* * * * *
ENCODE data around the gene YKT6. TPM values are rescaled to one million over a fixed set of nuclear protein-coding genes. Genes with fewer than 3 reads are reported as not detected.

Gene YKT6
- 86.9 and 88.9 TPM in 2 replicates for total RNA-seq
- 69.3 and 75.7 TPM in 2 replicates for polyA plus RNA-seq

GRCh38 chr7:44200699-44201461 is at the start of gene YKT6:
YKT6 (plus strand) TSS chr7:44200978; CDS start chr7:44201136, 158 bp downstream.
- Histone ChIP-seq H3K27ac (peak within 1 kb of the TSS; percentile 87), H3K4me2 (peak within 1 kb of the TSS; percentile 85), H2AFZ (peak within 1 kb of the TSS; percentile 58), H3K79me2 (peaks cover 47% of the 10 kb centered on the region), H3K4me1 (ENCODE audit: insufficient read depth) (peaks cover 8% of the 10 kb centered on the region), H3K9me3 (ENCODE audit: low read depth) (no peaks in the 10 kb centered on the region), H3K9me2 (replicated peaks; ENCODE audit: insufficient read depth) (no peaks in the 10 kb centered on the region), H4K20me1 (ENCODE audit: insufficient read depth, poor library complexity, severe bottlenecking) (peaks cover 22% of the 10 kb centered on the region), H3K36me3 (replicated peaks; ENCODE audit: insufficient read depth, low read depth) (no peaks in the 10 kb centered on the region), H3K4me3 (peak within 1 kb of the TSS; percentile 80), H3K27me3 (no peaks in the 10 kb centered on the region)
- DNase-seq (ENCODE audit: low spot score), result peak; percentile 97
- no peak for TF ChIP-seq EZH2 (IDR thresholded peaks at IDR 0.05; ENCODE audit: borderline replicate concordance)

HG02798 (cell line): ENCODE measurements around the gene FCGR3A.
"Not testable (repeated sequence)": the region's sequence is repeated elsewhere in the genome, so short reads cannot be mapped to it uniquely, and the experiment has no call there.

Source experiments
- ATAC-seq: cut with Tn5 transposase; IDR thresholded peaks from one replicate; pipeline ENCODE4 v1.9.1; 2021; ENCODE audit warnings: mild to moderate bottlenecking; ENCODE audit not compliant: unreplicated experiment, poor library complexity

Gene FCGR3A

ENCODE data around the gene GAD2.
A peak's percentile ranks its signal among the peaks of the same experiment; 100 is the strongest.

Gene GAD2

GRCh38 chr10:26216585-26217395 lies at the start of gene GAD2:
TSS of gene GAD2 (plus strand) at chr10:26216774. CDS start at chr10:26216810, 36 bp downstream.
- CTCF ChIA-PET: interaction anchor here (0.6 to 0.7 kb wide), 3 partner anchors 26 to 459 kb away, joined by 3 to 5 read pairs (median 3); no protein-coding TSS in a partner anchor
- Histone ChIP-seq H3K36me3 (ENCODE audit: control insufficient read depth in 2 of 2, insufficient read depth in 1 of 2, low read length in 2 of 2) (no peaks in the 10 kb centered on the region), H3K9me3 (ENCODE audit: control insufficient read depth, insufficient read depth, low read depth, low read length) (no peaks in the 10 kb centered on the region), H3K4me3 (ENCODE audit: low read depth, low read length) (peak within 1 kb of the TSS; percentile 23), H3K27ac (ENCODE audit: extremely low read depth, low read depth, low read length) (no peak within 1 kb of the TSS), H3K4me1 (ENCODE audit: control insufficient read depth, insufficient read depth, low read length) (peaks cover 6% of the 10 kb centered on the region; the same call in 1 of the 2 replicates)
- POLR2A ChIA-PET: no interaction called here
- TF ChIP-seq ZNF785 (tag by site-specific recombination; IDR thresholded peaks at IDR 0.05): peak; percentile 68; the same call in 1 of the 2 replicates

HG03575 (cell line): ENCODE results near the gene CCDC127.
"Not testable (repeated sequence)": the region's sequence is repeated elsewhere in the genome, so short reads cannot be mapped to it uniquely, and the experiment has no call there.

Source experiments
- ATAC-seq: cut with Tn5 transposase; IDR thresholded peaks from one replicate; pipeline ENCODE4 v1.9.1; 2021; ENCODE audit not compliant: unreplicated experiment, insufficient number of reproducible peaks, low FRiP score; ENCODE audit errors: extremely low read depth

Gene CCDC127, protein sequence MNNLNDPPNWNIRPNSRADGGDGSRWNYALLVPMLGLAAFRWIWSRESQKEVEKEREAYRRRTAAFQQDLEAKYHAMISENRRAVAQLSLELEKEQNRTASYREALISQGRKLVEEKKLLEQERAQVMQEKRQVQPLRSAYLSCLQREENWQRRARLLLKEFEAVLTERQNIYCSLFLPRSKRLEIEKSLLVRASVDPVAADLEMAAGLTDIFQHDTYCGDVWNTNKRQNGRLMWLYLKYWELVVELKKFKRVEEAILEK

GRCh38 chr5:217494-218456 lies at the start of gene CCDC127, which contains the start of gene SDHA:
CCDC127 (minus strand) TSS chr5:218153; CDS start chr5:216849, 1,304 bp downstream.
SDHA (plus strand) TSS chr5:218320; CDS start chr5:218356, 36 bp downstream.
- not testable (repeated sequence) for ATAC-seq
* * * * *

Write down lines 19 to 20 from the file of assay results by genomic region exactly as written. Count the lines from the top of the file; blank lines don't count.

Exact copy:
TSS of gene GAD2 (plus strand) at chr10:26216774. CDS start at chr10:26216810, 36 bp downstream.
- CTCF ChIA-PET: interaction anchor here (0.6 to 0.7 kb wide), 3 partner anchors 26 to 459 kb away, joined by 3 to 5 read pairs (median 3); no protein-coding TSS in a partner anchor